“Sleepless” at the Grand Théâtre, crushed fates in a skilfully suggestive lyrical canvas

A large salmon with a glassy eye and cleaned in the middle; a device that rotates on itself to open up various playgrounds; white fumaroles and frost clouds. Just the decor Sleepless suggests a Scandinavian world isolated from the rest of humanity, where there is little light to escape the judgment of the small, introverted societies. Peter Eötvös paints the portrait of two survivors injured by a society that does not care about their fate.

Also read: Peter Eötvös, opera painter

In a sparse room in the Grand Theater on Tuesday night, Peter Eötvös’ thirteenth and final opera premiered after a first series of performances four months ago at the Staatsoper in Berlin. Adapted from three short novels by the Norwegian author Jon Fosse collected in his Trilogy, Sleepless focuses on the fate of two young people who are victims of fate, penniless, rejected from all sides. The opera might as well have been called “restless” as the male anti-hero Asle turns out to be feverish, agitated, on the run from a fate – and actions – that he does not control.

Bias of “naivety”

A murderer, Asle? The question remains open. And it is on this riddle that Peter Eötvös and his wife Mari Mezei built the booklet. Jon Fosse’s text is cut to the bone. One thing is immediately striking: it is the character of the libretto, characterized by short sentences, laconic answers, in a very everyday language. We are far from Josse Fosse’s more relaxed style, which uses a narrative with long and less long sentences, marked by cessations, waving in waves that compose like quiet music. In rare moments, the libretto becomes more lyrical, more metaphorical.

There is a bias of “naivety” in the story – a bit weak dramaturgically – which has its consequences for the music. The action, quite linear, reaches its climax in the second part. Alida’s companion, Asle, is nothing more than a puppet: the man in black he meets on his way makes him take up his responsibilities. Incarnated with the strength and talent of bass baritone Tomas Tomassen, this “messenger of destiny” – half drunk, half clairvoyant – therefore fills an essential part of the story: it will hasten the end of Asle, hanged for his crimes, send his companion back to a gaping loneliness.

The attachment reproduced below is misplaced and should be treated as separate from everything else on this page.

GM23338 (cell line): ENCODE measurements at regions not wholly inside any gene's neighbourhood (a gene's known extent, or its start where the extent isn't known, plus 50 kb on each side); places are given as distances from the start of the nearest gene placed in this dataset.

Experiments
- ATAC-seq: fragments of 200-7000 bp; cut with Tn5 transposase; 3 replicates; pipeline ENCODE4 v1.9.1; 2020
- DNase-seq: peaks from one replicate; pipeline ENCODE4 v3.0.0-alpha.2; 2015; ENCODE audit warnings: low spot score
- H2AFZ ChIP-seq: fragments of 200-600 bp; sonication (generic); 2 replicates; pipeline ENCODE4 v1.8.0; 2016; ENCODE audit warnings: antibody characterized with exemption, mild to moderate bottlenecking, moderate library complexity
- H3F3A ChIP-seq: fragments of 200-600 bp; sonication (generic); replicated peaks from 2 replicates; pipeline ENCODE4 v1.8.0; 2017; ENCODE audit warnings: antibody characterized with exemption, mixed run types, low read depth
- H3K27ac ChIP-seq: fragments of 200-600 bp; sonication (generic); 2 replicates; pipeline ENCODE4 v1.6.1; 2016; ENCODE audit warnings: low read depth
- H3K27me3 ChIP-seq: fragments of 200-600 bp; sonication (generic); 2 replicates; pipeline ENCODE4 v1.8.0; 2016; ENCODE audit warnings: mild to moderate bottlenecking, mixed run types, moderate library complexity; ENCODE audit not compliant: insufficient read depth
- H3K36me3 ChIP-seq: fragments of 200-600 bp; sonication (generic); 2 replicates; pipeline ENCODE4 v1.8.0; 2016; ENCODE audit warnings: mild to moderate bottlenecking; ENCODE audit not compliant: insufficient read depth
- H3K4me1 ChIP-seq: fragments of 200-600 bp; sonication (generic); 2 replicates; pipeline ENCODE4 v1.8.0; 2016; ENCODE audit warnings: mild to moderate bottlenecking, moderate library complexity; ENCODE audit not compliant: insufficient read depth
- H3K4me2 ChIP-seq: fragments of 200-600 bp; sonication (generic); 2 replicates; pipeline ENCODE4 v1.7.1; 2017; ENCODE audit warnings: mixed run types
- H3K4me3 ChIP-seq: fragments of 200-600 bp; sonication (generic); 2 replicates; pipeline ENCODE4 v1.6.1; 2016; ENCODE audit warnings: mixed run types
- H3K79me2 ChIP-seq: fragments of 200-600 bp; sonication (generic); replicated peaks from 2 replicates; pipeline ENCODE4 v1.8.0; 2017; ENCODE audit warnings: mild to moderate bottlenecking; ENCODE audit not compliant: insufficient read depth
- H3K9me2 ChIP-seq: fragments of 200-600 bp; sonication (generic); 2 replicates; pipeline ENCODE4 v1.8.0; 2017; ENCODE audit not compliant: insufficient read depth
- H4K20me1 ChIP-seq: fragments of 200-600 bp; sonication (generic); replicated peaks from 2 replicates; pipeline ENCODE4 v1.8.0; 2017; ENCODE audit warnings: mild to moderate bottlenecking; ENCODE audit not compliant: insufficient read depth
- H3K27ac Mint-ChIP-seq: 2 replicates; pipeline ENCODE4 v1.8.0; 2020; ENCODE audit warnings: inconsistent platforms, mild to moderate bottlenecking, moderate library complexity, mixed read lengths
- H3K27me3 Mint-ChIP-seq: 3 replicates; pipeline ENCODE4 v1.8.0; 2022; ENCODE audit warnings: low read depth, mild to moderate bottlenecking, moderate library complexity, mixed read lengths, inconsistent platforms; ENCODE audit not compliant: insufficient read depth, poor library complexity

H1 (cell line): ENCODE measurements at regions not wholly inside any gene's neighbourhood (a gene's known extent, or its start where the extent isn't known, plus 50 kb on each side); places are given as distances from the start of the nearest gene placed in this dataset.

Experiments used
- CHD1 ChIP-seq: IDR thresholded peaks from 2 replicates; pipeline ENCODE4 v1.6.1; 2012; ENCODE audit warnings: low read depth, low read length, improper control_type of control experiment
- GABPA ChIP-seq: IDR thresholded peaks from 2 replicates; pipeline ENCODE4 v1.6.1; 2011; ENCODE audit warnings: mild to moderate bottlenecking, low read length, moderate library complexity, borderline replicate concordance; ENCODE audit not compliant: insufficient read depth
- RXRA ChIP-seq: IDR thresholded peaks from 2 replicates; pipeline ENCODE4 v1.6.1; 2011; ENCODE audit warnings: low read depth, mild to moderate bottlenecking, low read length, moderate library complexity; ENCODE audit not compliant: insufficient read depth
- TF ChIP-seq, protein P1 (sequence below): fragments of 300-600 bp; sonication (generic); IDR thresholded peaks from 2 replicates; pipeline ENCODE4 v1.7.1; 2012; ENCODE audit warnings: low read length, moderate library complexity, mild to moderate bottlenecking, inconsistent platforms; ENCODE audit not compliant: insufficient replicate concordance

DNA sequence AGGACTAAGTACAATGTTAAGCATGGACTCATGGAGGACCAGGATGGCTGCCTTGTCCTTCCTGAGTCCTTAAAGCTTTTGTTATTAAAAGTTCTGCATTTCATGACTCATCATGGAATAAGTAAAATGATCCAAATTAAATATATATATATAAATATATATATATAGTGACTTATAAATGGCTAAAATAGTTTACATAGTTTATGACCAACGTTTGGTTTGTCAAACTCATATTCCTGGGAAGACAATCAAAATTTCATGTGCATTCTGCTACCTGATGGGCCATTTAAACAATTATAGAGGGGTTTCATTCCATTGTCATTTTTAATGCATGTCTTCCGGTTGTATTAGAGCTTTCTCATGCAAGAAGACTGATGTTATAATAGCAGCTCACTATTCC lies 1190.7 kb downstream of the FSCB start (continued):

protective lethargy

Between realism and surrealism, the staging of director Kornél Munduczcó takes us to the heart of this Norway with a linear and pale horizon. Choir of fishermen, boat rental company, mad old woman, seductive prostitute, jeweler make up a community that is spiritually intoxicated. The murders committed by Asle are hinted at by quick sequences, lurking. It is as if nothing has happened. In addition, Asle’s friend Alida is thrown into a dream every time he plays out. Protected by celestial female voices (two vocal trios in spatialization), she then enters a kind of protective dullness.

Kornél Mundruczo creates a film atmosphere while directing the singer-actors in a very concrete game. He trusts the mocking features of the music to aggravate the burlesque part. We are immersed in this operatic Peter Grimes de Britten for its maritime subject, its individuals on the fringes of society and even certain sound layers in the strings.

A little wise and expected

The orchestral material is skillfully woven, with great fluidity from stage to stage, the voices posing as glimpses and shadows on this driving sound material. No screams or whispers, but organic and loose vocal lines. The music can be listened to without major obstacles. It has a suggestive character. Emergencies arise from the depths, with scintillations on the surface, a host of interventions from solo instruments that generate textures alternately variegated, nervous, crisp, glittering. The fishermen ring the bells in a beautiful vocal sextet, the prostitute rolls out sparkling vocalizations.

By its “classicism” in the writing and arrangement of the scenes, Sleepless does not deviate from the conventions of the genre: the voices distributed as in a traditional opera (tenor, soprano, etc.), a coloratura soprano number entrusted to the prostitute, drinking scenes, the ancient chorus that comments on the action, until ‘with a symbolic outcome, typical of repentance – almost biblical – from a sudden death (Alida’s suicide) to a redemptive eternity.

All of this seems a little clever, a little expected, but Peter Eötvös’ profession is undeniable: in the absence of big surprises, we will enjoy the quality of the vocal writing and instrumentation, always on point. The cast is high-flying, starting with Lienard Vrielin’s feverish Asle, Victoria Randem’s sensitive Alida, then the bubbly Sarah Defrise as prostitute, the jeweler (Siyabonga Maqungo), Asle’s husband (Arttu Kataja). Peter Eötvös draws from OSR a palette of colors and timbres that perfectly match the spirit of the work.

Sleepless, Grand Théâtre, Geneva, until April 5th.

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